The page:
Wednesday, 22 April 2015

IN SUPPORT OF KATIE HOPKINS: WOMAN OF THE PEOPLE


Say what you will about Katie Hopkins, she makes herself heard and does not sit on the fence. This country needs more like her, and the majority of people in this country thinks exactly the way she thinks, but does not  want to schlep up and admit it.
 
This Blog gets on average 10,000 hits a week--more if the subject is more contentious than usual. This is not a boast, but a fact, therefore I would like to think that some of these people do listen to what I have to say. Some of them certainly have a lot to say about me, which is better than being ignored. Katie and I have one thing in common: we say what a lot of people would like to say, but do not have the guts to do so. We must also be making our mark. I can think of at least half a dozen Blog hosts who have Katie and I on their one-cell brains from getting up in a morning to going to bed at night and who write about nothing but we two--which means we have one up on them is that whilst they are ignored, we are not.

Since I and the Change.org team joined forces with our "Save Katie" campaign, we've garnished a more than tidy amount of support for this honest lady. Hopefully this Blog entry will garnish more.
Katie made a few comments of late which raised a few hackles, and I would suggest that the majority of those hackles belong to bigots--and where there's a bigot, there's usually a lot of mouth but a distinct lack of brain-cells.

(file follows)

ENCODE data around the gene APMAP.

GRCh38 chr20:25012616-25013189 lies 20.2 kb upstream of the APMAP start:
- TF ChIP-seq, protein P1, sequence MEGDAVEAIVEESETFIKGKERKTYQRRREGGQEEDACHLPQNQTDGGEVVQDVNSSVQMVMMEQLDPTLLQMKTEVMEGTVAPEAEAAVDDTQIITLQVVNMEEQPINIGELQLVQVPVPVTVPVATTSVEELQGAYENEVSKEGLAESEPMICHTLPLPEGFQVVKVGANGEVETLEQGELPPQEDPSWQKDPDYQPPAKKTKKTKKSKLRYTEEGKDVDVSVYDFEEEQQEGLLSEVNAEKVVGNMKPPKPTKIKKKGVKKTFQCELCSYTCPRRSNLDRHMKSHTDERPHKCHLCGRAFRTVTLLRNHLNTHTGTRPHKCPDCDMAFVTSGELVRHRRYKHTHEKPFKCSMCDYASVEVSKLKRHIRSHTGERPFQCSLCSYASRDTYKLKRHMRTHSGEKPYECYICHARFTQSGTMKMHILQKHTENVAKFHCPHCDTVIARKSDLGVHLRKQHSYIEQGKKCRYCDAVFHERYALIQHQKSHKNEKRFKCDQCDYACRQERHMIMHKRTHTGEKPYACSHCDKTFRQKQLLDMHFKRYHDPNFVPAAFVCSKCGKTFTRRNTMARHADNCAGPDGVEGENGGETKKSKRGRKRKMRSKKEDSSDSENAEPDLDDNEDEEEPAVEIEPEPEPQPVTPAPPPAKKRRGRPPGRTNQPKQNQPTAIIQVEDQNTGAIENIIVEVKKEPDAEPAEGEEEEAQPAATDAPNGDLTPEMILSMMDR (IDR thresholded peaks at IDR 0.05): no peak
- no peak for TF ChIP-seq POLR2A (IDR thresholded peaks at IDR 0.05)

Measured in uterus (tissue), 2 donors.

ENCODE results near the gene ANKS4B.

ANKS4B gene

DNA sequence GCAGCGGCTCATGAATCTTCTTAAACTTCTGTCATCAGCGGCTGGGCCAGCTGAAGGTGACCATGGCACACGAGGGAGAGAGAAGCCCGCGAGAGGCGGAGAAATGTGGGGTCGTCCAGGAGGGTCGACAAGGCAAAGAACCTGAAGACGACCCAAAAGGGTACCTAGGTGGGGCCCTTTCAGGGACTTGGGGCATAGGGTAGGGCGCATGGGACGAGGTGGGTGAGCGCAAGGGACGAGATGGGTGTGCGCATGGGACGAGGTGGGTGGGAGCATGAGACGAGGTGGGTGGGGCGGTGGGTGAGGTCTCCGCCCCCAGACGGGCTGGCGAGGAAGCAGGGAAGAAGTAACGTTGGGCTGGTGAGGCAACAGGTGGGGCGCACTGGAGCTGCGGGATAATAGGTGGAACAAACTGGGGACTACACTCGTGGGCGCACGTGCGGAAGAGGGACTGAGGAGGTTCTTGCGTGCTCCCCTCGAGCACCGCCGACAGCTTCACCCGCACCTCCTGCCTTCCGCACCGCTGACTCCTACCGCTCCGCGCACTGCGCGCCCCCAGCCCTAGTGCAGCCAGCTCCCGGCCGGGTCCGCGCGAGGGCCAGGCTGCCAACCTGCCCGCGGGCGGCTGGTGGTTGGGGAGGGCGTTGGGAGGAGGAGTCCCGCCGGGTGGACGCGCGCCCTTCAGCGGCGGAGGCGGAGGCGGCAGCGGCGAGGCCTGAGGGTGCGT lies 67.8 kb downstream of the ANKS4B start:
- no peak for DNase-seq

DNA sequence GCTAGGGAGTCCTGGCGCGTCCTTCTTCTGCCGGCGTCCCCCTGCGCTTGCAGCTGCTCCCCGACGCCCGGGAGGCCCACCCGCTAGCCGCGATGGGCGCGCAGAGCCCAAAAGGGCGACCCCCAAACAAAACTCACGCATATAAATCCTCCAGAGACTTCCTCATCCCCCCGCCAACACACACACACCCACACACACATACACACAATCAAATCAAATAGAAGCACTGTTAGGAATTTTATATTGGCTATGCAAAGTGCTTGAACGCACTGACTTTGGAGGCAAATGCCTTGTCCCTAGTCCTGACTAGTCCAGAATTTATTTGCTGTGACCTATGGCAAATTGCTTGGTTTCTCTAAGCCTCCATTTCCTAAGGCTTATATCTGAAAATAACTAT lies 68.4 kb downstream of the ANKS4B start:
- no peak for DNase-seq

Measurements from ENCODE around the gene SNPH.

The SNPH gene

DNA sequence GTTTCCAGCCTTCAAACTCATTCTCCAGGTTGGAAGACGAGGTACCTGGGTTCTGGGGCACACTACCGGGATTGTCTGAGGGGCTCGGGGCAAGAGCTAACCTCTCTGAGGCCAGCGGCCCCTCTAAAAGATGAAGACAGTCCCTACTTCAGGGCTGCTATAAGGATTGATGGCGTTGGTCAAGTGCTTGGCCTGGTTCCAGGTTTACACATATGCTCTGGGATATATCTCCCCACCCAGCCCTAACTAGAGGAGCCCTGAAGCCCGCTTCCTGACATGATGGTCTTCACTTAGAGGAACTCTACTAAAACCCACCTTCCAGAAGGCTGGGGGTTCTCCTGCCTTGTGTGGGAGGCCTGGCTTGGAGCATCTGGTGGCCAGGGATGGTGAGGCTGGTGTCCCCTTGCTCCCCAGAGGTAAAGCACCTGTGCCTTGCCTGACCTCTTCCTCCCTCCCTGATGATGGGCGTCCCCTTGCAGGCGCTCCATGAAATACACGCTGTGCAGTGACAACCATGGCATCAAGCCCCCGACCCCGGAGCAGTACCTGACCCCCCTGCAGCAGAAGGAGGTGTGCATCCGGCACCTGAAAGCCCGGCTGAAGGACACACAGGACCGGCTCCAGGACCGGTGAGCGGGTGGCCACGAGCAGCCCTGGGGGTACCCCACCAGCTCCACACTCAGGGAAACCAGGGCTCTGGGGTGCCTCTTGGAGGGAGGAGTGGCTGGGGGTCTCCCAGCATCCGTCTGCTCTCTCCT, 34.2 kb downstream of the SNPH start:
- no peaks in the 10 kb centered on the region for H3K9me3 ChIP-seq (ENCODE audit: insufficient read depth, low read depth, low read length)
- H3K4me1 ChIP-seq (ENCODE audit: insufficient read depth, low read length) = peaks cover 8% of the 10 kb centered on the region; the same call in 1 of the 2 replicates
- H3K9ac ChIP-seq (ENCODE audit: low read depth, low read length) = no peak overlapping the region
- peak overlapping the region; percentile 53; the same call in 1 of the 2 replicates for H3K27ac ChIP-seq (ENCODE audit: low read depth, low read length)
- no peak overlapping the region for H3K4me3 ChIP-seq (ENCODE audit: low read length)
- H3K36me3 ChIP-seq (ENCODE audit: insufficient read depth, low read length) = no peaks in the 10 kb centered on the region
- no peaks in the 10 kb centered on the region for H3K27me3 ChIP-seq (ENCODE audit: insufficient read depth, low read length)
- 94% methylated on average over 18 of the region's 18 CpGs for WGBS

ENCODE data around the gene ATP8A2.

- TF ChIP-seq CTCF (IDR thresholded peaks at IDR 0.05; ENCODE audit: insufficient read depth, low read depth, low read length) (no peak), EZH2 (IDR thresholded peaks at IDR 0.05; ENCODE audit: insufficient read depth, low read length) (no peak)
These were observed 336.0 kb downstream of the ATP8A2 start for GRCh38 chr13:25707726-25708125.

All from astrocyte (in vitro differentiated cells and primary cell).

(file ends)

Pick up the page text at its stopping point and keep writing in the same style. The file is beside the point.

She wrote that, in view of the current NHS crisis, dementia patients are blocking beds. That's like saying that water is wet--it is that obvious. We are living longer than we used to. I went through three years of anguish with my mother-in-law. She lost her mind completely, towards the end she was screeching the place down from morning until night, she could not keep anything down or anything in at the other end. I said to Jeanne, 'If that ever happens to me, give me a needle.' Most people would not think twice were it a pet dog or cat--through sheer love and devotion they would have their beloved pet put to sleep to save it from suffering. Katie--and myself--gave a personal opinion of what WE would wish for, if this was us. So too did the late Terry Pratchett, and we have been recently joined by Sir Bruce Forsyth. We do not advocate obligatory euthanasia. We are entitled to our opinion in what is supposed to be a democratic society, as are others entitled to their opinion about us. We're wise enough to ignore the bigots.

Katie spoke about the pariah which some migrants have become, as has Nigel Farage, who I am beginning to admire more and more each day. This is not racism--it is common sense. The do-gooders who attack Hopkins and Farage for their opinions on this matter would soon turn the other cheek if their local authority suggested a family of Somalis or Iraquis living in a shed at the bottom of their garden and having to share their bathroom facilities.

Australia doesn't want these people, and neither do we--with the odd exception. Nigel Farage said this morning that those crossing the Med from North Africa to Italy, on non-seaworthy vessels, should be placed on seaworthy vessels and returned to where they came from--the exception being the genuine cases, such as persecuted Christians. I agree wholeheartedly. At some stage, someone will have no option than to put up those "HOUSE FULL" signs. Unless this happens, this island of ours--where many of them will eventually end up because Britain has always been a soft touch--will become too over-populated and sink like one of their ships.

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